Financial literacy is distressingly low among young people in the U.S., according to a study by the National Bureau of Economic Research.

The study, headed by professor Annamarie Lusardi of Dartmouth College, examined the proportion of young Americans who were able to answer three basic financial questions. Researchers broke the results down by gender, ethnicity, and family and peer situations to evaluate in which ways financial education should be altered or improved.

Young People Struggle With 3 Key Questions

The results of the study hinged on three simple questions meant to gauge basic financial literacy:

Question: “Suppose you had \$100 in a savings account and the interest rate was 2% per year. After 5 years, how much do you think you would have in the account if you left the money to grow: more than \$102, exactly \$102, or less than \$102? (Do not know, refuse to answer)”

Answer: More than \$102. If you started with \$100 and added 2% each year, you would have a bit more than \$110 after five years. After one year, you would have \$102.

Results: Nearly 80% of respondents answered correctly.

Question: “Imagine that the interest rate on your savings account was 1% per year and inflation was 2% per year. After 1 year, would you be able to buy more than, exactly the same as, or less than today with the money in this account? (Do not know, refuse to answer)”

Answer: Less than. If your savings appreciated by 1% in a year while the value of money inflated by 2%, the money in your account would be worth slightly less than it was a year earlier, despite the interest.

Results: Just 54% of the young people gave the correct answer.

Question: “Do you think that the following statement is true or false? ‘Buying a single company stock usually provides a safer return than a stock mutual fund.’ (Do not know, refuse to answer)”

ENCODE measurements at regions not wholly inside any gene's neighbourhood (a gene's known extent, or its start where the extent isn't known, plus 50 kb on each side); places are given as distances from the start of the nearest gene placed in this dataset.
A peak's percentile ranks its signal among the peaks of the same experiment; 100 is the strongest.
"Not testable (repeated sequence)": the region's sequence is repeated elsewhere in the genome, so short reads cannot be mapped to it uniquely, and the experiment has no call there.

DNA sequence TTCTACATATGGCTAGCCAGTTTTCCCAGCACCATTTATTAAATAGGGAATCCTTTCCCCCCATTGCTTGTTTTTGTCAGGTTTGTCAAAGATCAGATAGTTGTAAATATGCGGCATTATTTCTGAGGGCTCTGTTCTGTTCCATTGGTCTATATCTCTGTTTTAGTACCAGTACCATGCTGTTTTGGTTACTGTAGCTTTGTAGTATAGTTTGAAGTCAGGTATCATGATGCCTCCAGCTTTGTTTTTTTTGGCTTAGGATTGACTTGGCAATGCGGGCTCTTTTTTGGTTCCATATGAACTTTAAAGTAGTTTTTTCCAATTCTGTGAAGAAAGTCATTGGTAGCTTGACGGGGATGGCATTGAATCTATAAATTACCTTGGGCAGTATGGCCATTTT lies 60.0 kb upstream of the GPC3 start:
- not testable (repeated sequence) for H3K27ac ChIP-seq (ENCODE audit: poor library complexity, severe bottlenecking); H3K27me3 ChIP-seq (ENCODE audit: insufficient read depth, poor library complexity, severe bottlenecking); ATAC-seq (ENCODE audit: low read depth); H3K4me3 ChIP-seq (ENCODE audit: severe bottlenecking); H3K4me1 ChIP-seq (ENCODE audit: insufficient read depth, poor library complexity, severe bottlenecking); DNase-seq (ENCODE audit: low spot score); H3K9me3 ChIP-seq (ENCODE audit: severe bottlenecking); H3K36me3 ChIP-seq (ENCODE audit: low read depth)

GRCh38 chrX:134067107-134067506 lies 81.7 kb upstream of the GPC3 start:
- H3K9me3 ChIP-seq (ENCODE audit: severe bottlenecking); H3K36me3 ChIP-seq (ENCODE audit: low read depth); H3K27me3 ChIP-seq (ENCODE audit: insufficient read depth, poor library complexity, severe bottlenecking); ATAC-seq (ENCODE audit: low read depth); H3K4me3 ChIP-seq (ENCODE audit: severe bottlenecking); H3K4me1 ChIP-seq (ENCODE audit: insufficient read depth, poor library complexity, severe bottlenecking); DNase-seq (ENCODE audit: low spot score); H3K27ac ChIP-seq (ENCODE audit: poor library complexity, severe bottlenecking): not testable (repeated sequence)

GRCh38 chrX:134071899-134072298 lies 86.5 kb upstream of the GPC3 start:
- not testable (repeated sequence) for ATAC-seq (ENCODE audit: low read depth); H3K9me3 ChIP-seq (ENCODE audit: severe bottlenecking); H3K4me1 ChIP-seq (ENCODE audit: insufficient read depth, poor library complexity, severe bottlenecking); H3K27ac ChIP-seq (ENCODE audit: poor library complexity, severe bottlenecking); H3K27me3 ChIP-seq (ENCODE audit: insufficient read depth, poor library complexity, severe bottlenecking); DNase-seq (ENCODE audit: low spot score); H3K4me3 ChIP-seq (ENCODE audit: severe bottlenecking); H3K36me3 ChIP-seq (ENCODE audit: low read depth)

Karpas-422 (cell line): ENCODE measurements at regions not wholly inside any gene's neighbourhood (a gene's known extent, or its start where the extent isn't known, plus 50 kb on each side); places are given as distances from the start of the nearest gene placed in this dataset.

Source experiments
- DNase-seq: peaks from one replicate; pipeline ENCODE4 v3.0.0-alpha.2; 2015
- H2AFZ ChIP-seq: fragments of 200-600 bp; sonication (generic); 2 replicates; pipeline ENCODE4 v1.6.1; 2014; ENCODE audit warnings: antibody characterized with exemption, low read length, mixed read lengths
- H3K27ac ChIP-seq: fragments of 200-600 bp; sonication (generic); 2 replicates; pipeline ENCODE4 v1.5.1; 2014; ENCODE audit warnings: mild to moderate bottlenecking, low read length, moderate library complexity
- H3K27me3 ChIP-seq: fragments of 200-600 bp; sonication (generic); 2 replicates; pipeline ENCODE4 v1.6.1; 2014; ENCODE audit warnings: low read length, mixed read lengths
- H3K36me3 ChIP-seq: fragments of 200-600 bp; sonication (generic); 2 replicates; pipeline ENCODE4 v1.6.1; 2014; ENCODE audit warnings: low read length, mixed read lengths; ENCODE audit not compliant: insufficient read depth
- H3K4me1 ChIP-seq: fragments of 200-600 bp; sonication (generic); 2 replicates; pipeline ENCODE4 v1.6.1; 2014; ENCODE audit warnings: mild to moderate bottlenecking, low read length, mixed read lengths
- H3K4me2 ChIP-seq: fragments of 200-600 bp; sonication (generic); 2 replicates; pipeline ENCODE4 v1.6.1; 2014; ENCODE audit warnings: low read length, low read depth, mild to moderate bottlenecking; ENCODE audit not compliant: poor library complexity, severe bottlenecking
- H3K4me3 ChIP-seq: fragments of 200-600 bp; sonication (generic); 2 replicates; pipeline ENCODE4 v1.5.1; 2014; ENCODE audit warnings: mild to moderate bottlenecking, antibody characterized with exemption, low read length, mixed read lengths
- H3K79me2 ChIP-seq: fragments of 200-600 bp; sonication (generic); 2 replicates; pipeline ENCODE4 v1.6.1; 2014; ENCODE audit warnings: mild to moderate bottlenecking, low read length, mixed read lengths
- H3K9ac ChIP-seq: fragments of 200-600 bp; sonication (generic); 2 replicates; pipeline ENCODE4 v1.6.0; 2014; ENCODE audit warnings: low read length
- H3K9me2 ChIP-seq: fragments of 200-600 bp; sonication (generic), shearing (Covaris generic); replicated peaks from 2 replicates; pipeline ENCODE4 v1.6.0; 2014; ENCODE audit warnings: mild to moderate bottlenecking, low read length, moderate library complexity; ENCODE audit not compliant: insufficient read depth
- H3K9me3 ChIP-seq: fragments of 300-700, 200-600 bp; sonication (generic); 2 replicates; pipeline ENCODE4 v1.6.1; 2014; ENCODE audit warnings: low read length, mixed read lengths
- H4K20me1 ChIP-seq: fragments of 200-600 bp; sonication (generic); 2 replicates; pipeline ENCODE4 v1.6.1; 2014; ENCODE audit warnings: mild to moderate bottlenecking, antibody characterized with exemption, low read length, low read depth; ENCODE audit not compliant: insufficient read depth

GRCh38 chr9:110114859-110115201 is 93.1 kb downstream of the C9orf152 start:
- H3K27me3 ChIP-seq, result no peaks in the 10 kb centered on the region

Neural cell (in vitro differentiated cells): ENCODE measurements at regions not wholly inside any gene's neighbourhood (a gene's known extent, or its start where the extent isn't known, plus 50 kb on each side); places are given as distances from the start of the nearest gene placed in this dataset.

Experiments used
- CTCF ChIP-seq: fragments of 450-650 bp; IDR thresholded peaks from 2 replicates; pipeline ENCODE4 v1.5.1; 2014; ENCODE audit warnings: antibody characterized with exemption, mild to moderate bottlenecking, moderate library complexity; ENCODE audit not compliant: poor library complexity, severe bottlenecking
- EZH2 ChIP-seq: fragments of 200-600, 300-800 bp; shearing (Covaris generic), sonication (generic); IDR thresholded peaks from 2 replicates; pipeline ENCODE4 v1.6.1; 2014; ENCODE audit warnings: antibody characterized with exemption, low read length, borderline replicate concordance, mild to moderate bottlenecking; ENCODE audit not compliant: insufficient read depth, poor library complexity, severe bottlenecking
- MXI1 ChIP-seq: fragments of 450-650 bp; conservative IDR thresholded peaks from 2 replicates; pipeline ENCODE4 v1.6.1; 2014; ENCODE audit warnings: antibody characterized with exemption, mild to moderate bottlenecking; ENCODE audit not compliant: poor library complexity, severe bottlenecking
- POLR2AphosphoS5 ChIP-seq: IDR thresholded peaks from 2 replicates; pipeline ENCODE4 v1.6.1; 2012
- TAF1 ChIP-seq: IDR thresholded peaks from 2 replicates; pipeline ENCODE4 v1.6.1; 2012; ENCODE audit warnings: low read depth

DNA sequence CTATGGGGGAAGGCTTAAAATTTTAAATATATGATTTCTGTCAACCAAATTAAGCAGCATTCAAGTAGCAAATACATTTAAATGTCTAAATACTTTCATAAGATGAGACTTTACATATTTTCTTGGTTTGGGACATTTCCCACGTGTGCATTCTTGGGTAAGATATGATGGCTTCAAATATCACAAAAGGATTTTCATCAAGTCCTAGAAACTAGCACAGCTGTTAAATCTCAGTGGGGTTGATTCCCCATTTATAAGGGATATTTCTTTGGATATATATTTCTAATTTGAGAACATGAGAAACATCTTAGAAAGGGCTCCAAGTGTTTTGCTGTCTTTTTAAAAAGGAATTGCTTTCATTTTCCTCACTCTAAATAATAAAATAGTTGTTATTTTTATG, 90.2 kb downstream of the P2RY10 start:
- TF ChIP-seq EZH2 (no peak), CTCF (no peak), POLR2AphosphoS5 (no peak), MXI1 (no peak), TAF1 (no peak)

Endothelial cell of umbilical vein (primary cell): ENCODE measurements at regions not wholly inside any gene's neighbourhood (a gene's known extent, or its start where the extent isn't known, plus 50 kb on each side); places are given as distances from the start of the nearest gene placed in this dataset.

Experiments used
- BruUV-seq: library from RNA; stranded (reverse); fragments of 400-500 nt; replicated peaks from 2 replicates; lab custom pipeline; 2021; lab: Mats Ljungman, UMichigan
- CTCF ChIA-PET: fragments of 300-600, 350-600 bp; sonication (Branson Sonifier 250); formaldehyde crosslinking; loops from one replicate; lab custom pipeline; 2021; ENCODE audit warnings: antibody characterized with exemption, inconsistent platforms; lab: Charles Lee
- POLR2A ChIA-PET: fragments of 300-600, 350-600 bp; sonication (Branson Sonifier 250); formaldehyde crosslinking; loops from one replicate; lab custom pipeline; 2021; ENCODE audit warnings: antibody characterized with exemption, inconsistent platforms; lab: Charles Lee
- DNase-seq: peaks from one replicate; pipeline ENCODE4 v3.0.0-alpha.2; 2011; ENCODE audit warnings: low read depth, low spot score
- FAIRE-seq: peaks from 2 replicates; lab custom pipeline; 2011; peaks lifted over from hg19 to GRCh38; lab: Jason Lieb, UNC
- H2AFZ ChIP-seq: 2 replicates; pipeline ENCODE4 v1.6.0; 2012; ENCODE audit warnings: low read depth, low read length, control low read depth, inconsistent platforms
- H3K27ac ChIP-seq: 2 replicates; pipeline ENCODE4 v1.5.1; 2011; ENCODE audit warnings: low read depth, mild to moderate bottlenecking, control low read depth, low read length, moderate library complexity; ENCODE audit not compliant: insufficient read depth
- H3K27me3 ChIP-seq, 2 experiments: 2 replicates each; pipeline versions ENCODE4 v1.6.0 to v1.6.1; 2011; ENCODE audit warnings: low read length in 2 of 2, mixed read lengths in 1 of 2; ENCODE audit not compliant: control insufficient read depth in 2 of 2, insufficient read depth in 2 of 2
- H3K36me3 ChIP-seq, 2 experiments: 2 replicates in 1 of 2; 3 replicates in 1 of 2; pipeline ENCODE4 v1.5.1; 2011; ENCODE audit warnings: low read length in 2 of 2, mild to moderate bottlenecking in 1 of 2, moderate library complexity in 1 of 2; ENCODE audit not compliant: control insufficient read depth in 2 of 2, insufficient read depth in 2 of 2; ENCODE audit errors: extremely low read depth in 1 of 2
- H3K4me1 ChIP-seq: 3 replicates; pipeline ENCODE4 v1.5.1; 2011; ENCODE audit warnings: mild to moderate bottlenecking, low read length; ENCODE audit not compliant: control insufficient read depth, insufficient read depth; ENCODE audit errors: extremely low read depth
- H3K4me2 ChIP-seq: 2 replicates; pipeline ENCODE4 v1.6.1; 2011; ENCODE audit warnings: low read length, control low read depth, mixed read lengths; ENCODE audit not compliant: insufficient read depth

Answer: False. Buying stock in a single company is riskier than diversifying your investments with a stock mutual fund. Your investment’s performance depends on the health of just one company when you purchase stock in only that company. A mutual fund spreads your investment and is managed by a professional manager.

Results: Fewer than half, or 47%, of young people answered this question correctly, and 38% reported they did not know the answer.

Findings Point to Gaps in Education

The study found only 27% of young people answered all three questions correctly. Women were 13% less likely to answer the inflation and risk diversification questions correctly, while Black and Hispanic respondents were about 10% less likely to answer those questions accurately. Those children with better-educated or wealthy parents also answered the questions correctly more often.

The study suggested schools and educational programs take additional steps, using the information at hand, to educate children before they faced the financial decisions of the real world.

“While young workers face or will soon face decisions about mortgages, college funds, and retirement savings, their financial knowledge seems dangerously low and potentially inadequate to deal with the complexity of current financial markets and products,” the paper said.